From Lynden: I could barely hear W01S but I could understand him. I could hear you (KV7V) S9 when you pointed your antenna SE otherwise you were S3. I couldn't hear Jon, Serge etc. Bob, Dennis, Mike, Gary were all S9 or more. I'll have to load it up and go portable and compare it with my single hourglass.
KL7KTO (Bill) in Leeds sends pictures of his new fiberglass mast supporting a 2 element Yagi. Bill has been heard in the Tucson area with this small antenna! (Photo B)
KF7YRS (Lee) in Saint George has been doing some preliminary design work on a reversible 2 element Yagi (1 driven element and 1 reflector for each direction. He reports some interesting results with antenna modeling (Photos C and D).
During yesterday's pre-roundtable, Bill and I mentioned that we had been discussing a 2m reversible Yagi. It would have some gain but maybe not require a rotator, since you could reverse the direction depending on which of the two driven elements you feed. I played around with EZNEC this afternoon, and once I remembered how to work it, tested some configurations. It was fun and I came out with a 3 element (one reflector and 2 driven elements) that looks good on paper. I used half inch Pex-Al-Pex as the conductor and the projected SWR bandwidth looked great across the entire 2 meter band. I tested the unused driven element as a solid wire or with a small gap in the center to mimic a feed point, made no difference.
A large Public Health drill will be held on November 9th. Washington County ARES is keenly interested in gauging the effectiveness of VHF SSB for backup and emergency communications. Please consider lending your skills and equipment to this important effort. A short net will be called on 144.250 MHz USB at 9:45a.m. Mountain Time on the morning of November 9th. There will be no exercise traffic passed. This is solely for the purpose of testing the ability to reach areas of interest in Southern Utah and SE Nevada. Target areas will be Beaver, Garfield, Kane, Iron, Washington and E. Clark County. It is expected to last only 30 minutes, but if you only have time to check in and check out, that’s good too. Regular SU2MSSBRT participant Dennis, KJ7ETX is now the Washington County ARES Emergency Coordinator and has really hit the ground running with his new assignment and he has personally approached me with this request and it’s an honor to have this request made of our group. (Note that this event has passed, but I wanted my readers to see the effort this group puts forth)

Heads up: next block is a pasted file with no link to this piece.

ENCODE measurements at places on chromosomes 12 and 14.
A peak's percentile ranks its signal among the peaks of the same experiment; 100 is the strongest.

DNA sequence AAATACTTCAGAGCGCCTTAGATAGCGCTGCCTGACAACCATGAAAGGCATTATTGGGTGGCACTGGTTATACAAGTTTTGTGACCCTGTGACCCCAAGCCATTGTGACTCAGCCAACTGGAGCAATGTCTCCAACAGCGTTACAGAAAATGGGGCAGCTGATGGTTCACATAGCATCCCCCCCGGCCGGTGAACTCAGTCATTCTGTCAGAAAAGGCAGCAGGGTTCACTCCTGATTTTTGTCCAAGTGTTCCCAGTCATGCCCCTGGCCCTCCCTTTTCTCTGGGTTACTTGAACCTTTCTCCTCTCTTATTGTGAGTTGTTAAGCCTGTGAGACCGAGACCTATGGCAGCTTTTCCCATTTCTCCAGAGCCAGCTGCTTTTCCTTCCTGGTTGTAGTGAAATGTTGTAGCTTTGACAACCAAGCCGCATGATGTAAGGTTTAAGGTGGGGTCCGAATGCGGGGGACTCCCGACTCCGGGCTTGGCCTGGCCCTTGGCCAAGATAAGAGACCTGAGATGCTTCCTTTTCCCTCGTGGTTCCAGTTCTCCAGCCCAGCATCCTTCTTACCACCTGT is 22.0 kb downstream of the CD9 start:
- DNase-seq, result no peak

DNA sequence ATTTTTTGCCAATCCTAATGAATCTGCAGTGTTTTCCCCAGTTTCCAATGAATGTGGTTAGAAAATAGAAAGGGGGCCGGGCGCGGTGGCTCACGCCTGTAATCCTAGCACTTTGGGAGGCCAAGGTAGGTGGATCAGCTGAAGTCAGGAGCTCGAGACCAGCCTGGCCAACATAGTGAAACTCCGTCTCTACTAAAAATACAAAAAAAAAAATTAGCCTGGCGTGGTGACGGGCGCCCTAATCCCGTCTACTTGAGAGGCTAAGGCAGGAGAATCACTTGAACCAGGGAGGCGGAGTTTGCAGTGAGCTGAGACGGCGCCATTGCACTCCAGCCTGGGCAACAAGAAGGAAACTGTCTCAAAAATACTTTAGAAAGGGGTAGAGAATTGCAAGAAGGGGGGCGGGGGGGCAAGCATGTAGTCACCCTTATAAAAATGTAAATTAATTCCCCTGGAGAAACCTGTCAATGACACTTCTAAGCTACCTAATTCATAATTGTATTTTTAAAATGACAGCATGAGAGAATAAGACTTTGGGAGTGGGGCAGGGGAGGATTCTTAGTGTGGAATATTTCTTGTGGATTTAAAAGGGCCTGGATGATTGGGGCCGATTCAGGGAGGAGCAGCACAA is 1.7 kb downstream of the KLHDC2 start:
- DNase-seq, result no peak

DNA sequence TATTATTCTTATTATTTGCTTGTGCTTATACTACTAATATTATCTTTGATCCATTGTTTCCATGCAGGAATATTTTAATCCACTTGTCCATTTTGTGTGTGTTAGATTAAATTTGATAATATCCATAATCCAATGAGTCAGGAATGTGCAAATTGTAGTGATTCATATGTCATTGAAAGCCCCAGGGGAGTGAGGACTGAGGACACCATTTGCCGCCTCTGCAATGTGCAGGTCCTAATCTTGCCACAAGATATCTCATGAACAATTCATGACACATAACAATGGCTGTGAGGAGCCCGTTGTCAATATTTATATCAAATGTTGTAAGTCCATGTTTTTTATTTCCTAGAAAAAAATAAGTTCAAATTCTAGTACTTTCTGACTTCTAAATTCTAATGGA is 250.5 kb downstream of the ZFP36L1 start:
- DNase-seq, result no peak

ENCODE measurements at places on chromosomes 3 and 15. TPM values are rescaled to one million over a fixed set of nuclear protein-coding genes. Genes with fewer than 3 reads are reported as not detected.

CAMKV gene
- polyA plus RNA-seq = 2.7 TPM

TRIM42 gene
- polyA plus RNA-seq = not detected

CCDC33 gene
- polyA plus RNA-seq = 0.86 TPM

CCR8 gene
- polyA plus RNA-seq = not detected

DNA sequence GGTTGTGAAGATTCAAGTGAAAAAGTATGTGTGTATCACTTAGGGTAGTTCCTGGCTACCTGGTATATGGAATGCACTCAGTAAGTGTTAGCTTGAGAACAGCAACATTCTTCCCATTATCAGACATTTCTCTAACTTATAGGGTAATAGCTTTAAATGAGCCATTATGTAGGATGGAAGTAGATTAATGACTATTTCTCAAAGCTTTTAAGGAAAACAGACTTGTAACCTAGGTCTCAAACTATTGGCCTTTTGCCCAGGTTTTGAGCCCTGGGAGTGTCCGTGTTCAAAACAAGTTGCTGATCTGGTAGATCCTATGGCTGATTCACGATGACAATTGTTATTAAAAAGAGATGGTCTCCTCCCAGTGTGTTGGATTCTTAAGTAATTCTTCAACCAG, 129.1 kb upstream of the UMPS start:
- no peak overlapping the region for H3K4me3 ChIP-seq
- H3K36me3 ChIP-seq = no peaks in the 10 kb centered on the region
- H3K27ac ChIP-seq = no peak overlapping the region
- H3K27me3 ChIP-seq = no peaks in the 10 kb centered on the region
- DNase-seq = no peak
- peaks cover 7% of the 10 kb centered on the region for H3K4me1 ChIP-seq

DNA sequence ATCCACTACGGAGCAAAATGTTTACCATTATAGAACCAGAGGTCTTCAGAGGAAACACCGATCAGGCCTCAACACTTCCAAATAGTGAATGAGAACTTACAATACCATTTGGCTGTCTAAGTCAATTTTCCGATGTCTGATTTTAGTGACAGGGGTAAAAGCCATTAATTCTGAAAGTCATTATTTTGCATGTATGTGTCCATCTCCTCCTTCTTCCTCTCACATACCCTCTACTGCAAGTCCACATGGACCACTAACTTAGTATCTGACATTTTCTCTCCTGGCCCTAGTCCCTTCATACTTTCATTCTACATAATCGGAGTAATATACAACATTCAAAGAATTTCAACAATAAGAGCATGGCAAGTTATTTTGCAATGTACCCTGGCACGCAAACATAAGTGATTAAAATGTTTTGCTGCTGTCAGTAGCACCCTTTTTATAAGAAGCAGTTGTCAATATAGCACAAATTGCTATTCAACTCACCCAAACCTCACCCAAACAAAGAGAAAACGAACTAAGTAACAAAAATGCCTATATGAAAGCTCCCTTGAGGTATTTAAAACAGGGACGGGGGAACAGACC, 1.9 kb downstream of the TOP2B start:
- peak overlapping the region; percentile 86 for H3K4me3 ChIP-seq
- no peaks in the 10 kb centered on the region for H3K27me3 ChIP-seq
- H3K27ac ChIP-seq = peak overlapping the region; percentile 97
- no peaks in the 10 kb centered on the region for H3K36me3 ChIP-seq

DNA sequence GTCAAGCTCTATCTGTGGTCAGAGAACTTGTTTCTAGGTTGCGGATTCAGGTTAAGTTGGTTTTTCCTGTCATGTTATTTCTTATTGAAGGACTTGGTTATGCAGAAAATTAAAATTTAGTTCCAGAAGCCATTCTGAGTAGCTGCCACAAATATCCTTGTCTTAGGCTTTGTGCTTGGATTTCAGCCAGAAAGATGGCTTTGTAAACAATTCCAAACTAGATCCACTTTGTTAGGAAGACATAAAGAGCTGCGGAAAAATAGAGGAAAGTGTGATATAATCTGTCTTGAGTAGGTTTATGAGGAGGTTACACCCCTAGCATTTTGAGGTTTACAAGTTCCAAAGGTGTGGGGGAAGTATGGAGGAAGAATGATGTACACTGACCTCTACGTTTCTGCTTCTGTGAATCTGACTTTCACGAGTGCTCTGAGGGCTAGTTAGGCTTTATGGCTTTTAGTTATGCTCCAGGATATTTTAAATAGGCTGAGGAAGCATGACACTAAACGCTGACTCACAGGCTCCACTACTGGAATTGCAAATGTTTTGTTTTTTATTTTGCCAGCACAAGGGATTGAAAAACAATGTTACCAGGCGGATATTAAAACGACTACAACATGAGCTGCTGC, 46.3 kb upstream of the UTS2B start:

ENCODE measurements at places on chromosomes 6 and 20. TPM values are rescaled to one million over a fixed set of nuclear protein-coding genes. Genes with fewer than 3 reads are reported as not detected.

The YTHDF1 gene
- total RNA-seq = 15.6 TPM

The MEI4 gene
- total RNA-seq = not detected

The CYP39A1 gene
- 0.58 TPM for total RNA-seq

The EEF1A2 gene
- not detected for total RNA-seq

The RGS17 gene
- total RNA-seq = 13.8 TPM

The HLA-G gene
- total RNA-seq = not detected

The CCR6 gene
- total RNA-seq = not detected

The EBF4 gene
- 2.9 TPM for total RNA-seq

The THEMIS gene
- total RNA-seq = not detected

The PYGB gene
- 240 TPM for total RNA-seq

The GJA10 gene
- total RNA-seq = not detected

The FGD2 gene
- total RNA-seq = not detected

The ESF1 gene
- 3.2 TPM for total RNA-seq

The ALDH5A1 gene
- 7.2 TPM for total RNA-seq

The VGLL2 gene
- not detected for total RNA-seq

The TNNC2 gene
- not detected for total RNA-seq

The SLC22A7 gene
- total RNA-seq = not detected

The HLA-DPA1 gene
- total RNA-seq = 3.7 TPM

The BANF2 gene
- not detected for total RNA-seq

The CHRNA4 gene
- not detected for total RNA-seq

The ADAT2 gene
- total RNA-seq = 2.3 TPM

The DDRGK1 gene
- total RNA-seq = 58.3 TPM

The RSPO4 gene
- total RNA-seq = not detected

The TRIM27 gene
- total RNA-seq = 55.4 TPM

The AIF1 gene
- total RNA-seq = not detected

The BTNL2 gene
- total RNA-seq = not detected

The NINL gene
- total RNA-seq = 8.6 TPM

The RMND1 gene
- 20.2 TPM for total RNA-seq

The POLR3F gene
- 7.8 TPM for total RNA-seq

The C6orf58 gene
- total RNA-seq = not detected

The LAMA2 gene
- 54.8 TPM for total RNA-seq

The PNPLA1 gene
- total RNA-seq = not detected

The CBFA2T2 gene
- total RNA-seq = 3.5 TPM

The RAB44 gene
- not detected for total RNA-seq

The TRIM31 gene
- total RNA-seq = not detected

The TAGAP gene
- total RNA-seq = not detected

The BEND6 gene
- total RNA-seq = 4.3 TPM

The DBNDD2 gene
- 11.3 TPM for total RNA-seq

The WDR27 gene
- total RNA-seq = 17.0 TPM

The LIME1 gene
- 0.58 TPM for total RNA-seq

Utah 2 Meter SSB Activity
National Calling (Default 24/7 Monitoring) – 144.200 MHz USB
Southern Utah 2M SSB Roundtable – Sundays, 1900 Mtn Time – 144.250 MHz USB
(Pre-Roundtable informal chat on 144.200 MHz USB starting as early as 1800 Mtn Time)
Utah Valley VHF SSB Net – Thursdays, 2100 – 144.230 MHz USB
Central Utah 2M SSB Net – Mondays, 1900 Mtn Time – 144.250 MHz USB
Northern Utah 2M SSB Net – Mondays, 2000 Mtn Time – 144.250 MHz USB
Bridgerland ARC (NE Utah) 2M SSB Net – Thursdays, 2100 Mtn Time – 144.200 MHz USB
Remember 144.200 during the week and between roundtable sessions. A few of us hang out and monitor there for activity on the National Calling Frequency, so put a call out there and you never know who you might work.
Please send any corrections of location and pictures of your station, especially portable operations. Hope to hear you on Sunday evening!
Thanks again to Art and Kyle for this info. I decided to include this write up because it does a great job of showcasing all the things hams are doing with 2 meters. Everything from home brewing to public service events!
Visit https://www.swotrc.net/TheSWOTRCHP.aspx to find a 2m group in your area and get on the air! Even if you only have a vertical, give it a shot – email the net control and let them know you plan to be on the air, and they will listen for you – some are even set up to switch to vertical for you. All will be welcoming and helpful, so don’t hesitate.
Wishing you great propagation and ice-free antennas!